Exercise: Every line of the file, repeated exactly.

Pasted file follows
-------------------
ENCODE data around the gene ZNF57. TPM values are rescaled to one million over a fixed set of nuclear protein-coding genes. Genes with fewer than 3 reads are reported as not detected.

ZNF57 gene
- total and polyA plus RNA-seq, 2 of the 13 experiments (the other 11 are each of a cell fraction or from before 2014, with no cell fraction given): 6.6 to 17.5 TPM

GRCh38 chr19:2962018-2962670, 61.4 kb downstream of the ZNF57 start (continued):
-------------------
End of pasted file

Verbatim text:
ENCODE data around the gene ZNF57. TPM values are rescaled to one million over a fixed set of nuclear protein-coding genes. Genes with fewer than 3 reads are reported as not detected.

ZNF57 gene
- total and polyA plus RNA-seq, 2 of the 13 experiments (the other 11 are each of a cell fraction or from before 2014, with no cell fraction given): 6.6 to 17.5 TPM

GRCh38 chr19:2962018-2962670, 61.4 kb downstream of the ZNF57 start (continued):